Tourism Sector Will Benefit From 25% of the EU’s Recovery Fund, Bringing Relief to Businesses on the Costa del Sol and Costa Blanca

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THE coronavirus crisis is affecting all sectors of the economy; however, this is hitting especially hard for those businesses involved in the tourism industry. So much so, that the European Parliament has announced they will prioritise this sector to ensure it is receiving the help needed to recover. 

The European Commissioner for Internal Markets and Services, Thierry Breton, has stated that “tourism should benefit the most, with around 20-25 per cent [of the funds]”. He also took the time to mention that “strong measures must be taken” and a “massive amount of funds” needs to be mobilised.

These statements were made by Breton during a teleconference with the European Parliament’s Transport Commission, which highlighted the critical situation that the industry finds itself in and asked the European Commission to clarify what restrictions may be approved this summer.

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EU leaders are set to begin work on their recover package this Thursday, April 23, although it is estimated that to do so they must budget anywhere between €1 and €1.5 trillion.

This sense of urgency from the European Union has come as a relief for business owners in the Costa del Sol and Costa Blanca areas as tourism has not been touched upon by the Spanish government. There has been a demand from bar owners, hotels, and important officials in the sector to know what regulations will apply to them, and what the fate of their sector will be.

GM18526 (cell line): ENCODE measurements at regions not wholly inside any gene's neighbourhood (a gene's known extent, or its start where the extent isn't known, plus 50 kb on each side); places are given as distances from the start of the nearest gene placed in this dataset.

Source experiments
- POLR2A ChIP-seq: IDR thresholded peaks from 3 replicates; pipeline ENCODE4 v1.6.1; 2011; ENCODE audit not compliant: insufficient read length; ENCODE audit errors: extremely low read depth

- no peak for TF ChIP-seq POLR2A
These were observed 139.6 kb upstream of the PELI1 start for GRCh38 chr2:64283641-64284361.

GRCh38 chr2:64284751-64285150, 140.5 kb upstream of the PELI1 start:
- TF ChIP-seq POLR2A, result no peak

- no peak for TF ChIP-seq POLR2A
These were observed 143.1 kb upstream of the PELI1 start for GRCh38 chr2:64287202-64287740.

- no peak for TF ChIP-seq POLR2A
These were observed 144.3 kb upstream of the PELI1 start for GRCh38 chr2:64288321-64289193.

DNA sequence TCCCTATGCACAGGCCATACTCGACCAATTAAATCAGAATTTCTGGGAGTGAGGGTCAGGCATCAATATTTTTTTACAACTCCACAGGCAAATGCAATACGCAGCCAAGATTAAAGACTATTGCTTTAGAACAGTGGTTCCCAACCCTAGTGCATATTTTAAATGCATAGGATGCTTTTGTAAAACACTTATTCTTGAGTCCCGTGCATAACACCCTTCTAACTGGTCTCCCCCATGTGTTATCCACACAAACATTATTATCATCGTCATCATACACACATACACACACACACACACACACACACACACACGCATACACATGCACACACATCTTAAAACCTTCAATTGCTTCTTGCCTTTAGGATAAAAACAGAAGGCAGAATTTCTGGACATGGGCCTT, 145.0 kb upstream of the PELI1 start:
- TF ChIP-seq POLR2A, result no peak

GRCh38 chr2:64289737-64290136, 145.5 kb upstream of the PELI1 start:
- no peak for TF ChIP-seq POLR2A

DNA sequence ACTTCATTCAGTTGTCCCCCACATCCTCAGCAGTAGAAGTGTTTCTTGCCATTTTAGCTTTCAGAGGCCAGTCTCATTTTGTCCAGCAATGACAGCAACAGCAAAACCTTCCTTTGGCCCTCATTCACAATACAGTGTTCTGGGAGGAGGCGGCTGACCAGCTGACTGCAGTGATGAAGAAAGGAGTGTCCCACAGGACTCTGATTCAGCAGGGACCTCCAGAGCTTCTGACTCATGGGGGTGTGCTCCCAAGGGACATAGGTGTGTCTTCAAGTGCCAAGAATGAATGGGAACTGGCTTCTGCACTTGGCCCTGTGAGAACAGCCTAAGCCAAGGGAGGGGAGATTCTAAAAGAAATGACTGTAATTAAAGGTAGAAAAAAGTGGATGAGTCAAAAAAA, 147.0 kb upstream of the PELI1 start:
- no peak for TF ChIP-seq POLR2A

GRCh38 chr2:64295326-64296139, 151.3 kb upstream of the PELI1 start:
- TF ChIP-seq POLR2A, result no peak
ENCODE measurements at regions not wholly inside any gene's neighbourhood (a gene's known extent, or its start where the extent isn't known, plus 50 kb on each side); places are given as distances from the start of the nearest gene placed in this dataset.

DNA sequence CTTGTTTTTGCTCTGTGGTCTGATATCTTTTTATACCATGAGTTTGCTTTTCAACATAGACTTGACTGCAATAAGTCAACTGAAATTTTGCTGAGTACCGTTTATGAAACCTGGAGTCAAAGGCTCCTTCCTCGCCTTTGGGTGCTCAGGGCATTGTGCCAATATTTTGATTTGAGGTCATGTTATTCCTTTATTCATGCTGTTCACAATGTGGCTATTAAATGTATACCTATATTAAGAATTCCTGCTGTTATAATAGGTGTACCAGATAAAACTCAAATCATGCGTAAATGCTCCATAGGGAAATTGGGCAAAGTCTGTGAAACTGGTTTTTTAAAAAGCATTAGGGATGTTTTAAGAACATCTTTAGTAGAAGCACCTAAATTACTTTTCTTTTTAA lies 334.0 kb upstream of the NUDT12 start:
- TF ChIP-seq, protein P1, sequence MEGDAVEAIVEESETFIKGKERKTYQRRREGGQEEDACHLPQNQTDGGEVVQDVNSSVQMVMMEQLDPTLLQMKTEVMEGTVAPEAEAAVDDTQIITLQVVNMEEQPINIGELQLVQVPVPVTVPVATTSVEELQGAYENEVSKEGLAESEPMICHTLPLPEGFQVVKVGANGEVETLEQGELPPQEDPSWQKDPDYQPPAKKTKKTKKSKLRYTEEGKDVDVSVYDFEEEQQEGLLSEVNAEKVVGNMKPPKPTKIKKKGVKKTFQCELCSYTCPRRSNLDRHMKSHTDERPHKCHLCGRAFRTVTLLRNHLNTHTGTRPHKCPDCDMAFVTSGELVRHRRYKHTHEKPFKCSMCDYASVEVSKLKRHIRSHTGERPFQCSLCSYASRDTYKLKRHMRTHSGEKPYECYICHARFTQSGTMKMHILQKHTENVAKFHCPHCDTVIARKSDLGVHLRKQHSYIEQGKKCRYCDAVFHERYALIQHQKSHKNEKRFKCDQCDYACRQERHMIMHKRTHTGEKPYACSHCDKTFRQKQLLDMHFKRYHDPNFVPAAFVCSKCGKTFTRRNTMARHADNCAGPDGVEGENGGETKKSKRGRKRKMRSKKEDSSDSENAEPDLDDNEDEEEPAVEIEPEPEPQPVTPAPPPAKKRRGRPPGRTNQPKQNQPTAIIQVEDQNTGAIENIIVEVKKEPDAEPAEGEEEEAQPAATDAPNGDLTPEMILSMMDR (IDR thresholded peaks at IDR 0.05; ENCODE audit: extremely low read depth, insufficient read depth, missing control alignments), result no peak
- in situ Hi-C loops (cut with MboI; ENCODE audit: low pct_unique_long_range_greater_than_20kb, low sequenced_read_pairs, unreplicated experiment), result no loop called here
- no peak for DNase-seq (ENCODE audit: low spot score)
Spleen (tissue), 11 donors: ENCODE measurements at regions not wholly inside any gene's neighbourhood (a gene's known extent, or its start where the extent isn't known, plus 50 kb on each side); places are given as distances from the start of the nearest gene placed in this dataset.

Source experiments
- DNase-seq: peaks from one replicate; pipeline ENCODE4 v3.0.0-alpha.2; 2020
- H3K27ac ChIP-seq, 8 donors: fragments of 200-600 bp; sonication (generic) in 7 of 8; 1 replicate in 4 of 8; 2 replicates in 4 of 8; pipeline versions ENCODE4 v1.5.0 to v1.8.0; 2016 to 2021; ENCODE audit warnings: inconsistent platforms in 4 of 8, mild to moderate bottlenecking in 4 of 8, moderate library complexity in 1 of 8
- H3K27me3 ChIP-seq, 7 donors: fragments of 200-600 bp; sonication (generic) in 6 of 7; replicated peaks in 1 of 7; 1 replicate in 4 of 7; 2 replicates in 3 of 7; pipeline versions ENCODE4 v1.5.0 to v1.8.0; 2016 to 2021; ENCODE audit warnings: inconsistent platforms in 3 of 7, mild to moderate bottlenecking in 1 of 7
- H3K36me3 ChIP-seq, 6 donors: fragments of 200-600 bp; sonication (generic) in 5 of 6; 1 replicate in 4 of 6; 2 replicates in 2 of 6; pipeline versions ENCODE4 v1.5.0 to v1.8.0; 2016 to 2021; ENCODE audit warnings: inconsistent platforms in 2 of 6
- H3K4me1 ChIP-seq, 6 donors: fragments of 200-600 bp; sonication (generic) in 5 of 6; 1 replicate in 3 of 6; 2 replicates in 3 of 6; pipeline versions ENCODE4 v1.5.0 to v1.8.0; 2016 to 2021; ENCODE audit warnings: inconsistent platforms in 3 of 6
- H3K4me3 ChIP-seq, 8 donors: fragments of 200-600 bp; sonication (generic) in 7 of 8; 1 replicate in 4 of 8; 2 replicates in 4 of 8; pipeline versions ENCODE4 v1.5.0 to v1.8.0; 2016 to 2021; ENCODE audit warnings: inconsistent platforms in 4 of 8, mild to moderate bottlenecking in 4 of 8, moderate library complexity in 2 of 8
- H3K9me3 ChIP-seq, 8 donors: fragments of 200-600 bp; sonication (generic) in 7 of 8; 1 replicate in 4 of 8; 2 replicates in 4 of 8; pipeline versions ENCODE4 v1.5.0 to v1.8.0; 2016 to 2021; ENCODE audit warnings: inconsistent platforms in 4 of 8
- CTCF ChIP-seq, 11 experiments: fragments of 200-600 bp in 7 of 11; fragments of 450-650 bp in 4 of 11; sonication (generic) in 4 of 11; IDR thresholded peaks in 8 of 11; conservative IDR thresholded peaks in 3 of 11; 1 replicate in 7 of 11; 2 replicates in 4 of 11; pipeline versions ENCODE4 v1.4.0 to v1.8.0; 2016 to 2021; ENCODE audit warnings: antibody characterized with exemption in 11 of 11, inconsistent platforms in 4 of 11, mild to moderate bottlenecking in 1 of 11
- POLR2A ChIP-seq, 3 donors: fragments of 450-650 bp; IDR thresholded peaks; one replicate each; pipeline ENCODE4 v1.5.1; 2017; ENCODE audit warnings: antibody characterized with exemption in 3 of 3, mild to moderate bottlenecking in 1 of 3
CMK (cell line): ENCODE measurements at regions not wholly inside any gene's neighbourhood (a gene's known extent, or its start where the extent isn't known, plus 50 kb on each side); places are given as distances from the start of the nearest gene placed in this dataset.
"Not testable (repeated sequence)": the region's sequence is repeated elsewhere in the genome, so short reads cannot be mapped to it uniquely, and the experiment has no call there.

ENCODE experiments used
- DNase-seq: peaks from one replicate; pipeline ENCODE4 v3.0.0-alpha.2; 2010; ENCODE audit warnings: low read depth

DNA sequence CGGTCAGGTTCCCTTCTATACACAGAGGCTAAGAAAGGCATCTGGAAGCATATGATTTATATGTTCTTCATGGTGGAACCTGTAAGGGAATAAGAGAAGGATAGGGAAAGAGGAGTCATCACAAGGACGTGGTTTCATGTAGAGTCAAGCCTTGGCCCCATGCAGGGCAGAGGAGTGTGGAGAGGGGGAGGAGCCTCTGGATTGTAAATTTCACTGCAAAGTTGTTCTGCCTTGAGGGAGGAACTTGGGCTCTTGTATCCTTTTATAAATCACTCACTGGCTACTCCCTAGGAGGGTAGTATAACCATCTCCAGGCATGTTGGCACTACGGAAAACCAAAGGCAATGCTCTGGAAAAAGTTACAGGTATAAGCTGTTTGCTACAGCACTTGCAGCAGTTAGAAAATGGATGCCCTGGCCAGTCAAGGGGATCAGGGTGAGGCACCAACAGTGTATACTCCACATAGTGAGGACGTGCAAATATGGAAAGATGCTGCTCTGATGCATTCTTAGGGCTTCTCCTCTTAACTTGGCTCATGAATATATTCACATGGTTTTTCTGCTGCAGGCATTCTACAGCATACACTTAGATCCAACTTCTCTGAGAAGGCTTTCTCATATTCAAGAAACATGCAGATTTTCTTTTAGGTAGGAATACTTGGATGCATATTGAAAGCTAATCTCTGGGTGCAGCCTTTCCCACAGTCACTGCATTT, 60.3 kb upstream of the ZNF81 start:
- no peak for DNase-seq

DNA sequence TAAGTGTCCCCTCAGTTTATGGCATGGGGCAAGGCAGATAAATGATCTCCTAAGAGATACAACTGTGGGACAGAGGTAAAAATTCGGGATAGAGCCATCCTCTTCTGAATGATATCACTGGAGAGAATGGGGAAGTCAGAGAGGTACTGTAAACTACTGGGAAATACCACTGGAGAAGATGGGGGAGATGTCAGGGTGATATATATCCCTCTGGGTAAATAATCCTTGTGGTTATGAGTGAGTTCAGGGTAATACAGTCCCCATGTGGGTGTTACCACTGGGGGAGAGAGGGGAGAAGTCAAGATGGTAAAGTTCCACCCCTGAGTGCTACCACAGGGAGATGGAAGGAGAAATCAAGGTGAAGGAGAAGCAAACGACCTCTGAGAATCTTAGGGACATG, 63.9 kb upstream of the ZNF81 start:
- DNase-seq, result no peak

The only statement recently released by the government regarding this topic received heavy backlash from the industry as Yolanda Diaz, the Minister or Labour, had remarked that the tourism and hospitality sector would not reopen until the end of the year.

However, officials such as the a spokesperson for the Government of Andalucía has repeatedly defended the right for business owners and workers in the sector to be kept in the loop about what will happen to them.


The World Tourism Organisation (UNWTO) estimates a drop in international tourist traffic of 30 per cent, while the Organisation for Economic Cooperation and Development (OECD) has forecasted losses in revenue of between 45 and 70 per cent. These are important losses especially when tourism accounts for 20 per cent of GDP for countries like Greece and 15 per cent for Spain and Portugal.





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